Nothing wrong in that. Often humans do make sharp detours and undergo inner transformations. But a transition becomes remarkable in case of an artist. The banal becomes electrifying for a writer with a heightened awareness and sensitivity. Leo Tolstoy. His resurrection changed the moral order of the world and deeply affected the persons going through an identical crisis. Call it existential or spiritual or political. The quest for satisfying answers for the individual quester. A search for an illuminating pathway to the stars and moon. Or, plain truth that uplifts and brings about a change dramatically opposite to the original self. One such person seeking clarity was Mohandas Karamchand Gandhi in his early South Africa days. Leo Tolstoy exercised a great influence on him and his world view got refined under the Tolstoyan teachings. Rest is history. Two different souls; locations; principles, exchanging ideas and the end-result, an unstoppable force called Bapu who got a country freed from the Raj.
Metamorphosis can be liberating!
Rob Harle---the saint of the Nimbin Valley, NSW, Australia---is another artist grappling with many issues of great urgency by having a direct engagement with ideas through art. Like Tolstoy, or Dostoevsky, he too experiences internal mutations and becomes his own opposite. Such journeys can be extraordinary for both the writer and the reader. One of the primary aims of art is to challenge and change ossified modes of viewing and thinking. Rob Harle’s third collection of poetry called Winds of Infinity (WoI) superbly performs this delicate task. Its sub title is: Poems of Transcendence. A daring lyrical mission in view of the surrounding ennui, the deadening of sensibility and social numbness, in post-industrial civilization. Rob posits the counter aesthetics proposed through the WoI in the following assertion:
Postmodernism has attempted to destroy the sublime and the numinous. The new art and poetics in this post postmodern era must help restore our abandoned metaphysical and spiritual modes of being. This art also now in postdigital age must re-humanise the technology of the digital. (Preface)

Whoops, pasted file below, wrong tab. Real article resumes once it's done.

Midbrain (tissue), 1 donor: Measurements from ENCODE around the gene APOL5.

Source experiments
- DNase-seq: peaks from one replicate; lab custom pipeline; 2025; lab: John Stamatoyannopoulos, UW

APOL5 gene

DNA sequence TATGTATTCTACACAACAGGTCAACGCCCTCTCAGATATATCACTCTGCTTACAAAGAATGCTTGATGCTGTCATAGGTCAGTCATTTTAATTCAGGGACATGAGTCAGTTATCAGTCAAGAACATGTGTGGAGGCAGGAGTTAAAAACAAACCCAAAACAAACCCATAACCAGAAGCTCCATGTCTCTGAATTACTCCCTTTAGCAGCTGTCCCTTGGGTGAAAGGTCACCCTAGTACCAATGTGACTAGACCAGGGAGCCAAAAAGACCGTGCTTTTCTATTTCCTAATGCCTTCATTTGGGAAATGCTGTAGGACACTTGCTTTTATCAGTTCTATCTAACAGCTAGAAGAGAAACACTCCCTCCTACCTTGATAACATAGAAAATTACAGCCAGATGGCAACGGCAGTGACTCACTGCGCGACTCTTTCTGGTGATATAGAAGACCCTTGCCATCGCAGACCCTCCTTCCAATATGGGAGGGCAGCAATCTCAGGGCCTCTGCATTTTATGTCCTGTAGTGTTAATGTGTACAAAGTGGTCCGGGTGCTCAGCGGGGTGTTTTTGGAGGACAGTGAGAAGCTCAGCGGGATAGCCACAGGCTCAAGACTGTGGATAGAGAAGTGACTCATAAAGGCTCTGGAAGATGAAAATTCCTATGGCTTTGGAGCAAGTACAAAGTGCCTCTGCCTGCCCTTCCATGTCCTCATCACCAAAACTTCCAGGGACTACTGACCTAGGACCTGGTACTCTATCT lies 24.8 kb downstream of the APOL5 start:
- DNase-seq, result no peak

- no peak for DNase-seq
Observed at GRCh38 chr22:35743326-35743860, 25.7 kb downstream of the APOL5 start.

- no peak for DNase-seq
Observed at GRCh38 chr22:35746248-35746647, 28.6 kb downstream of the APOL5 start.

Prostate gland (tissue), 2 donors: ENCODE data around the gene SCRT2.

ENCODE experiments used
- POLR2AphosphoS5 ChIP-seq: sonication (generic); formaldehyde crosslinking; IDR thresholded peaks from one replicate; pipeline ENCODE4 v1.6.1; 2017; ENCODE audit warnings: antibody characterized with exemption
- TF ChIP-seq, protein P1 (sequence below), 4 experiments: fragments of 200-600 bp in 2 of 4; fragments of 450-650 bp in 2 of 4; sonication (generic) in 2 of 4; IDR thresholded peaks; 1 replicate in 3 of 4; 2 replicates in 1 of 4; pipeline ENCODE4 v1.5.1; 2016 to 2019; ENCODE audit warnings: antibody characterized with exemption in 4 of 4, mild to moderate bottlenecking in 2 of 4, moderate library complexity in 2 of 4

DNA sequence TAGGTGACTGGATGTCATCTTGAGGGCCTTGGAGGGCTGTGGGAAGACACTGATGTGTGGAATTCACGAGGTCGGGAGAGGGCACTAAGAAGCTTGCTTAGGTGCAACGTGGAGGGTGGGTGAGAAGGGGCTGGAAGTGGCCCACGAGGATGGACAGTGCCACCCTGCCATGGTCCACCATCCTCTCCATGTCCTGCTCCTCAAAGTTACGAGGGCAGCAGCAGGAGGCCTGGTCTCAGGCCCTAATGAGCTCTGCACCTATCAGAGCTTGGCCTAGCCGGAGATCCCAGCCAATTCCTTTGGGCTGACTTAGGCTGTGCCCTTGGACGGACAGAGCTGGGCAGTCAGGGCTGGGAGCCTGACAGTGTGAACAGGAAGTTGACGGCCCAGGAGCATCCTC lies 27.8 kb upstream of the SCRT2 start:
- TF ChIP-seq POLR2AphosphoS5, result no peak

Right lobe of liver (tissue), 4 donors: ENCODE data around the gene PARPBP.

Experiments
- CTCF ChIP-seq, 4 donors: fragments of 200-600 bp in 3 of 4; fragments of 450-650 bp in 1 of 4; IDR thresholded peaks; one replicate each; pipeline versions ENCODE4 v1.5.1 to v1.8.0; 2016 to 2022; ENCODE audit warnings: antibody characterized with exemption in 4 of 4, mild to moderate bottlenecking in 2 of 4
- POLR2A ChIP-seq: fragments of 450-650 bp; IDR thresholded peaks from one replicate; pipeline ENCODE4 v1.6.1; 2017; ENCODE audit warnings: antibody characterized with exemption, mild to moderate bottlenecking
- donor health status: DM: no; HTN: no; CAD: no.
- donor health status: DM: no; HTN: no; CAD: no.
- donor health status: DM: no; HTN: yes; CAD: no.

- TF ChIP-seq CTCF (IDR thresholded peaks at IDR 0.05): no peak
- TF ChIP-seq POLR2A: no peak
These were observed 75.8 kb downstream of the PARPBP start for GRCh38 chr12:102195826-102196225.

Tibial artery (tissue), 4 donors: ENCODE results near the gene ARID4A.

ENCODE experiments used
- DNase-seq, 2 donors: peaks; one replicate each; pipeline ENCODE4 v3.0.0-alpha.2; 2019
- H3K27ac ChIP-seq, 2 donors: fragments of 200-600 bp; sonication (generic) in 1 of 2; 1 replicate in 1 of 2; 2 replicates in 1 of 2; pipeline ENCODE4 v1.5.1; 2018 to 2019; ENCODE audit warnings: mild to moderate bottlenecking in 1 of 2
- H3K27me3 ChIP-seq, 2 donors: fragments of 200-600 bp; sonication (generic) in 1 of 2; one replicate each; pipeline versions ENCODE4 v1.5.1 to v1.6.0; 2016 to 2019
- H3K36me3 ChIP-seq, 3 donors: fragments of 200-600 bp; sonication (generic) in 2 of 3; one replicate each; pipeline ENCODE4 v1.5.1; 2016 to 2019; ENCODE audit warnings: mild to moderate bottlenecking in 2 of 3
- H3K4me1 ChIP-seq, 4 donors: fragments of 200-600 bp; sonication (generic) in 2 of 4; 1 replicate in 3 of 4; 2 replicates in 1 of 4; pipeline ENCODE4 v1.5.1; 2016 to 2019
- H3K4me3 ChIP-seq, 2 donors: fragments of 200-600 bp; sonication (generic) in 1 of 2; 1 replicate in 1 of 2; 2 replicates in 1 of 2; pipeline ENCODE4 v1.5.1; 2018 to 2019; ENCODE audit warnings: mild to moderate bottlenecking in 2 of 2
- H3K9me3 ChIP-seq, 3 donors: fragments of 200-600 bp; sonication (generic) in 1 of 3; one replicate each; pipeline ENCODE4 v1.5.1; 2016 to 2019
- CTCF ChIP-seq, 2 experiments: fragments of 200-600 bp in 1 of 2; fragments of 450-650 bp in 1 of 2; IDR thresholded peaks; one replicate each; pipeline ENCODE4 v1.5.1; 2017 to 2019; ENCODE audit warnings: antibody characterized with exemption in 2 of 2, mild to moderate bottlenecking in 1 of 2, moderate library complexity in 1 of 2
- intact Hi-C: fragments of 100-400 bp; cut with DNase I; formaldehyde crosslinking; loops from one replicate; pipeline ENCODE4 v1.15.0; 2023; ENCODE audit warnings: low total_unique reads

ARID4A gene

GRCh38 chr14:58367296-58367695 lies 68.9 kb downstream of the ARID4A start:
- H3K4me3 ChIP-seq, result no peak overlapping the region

The 104- page, illustrated and splendidly-produced WoI achieves the process of re-integration of humanism through its poetry and visual mix. The reader sails through its variegated and rich landscapes smoothly and at the end of the adventure gets transformed by its innate humanistic vision bordering on the spiritual. And all this is realized in simple lines that deal with profound thoughts.
Old houses stand proudly
Weathered by the insistence of time.
Once, carefree children played in the street
Singing their fairytale songs.
The houses cry in their emptiness
Carelessly marked for demolition.
New roads cut the old village sharply,
A tired curtain flaps from the attic window.
Drifting with the curtain
A child’s soft sweet song caresses my ears. (Attic Songs, p. 7)
Harle often serves a collage of the personal with the philosophical observations that gel neatly. Relationships, mortality, memory and lands immediate and far off intermesh to engender a heady literary cocktail in Brothers Across Oceans:
The wheel of life spins endlessly
like the sun rising in brightness
then setting into darkness
My younger brother-a good man
consumed by the hideous disease.
but dead on Valentine’s Day.
And then a stranger,
from the exotic distant land of Krishna
Adopts me as an elder brother,
reciprocation without hesitation,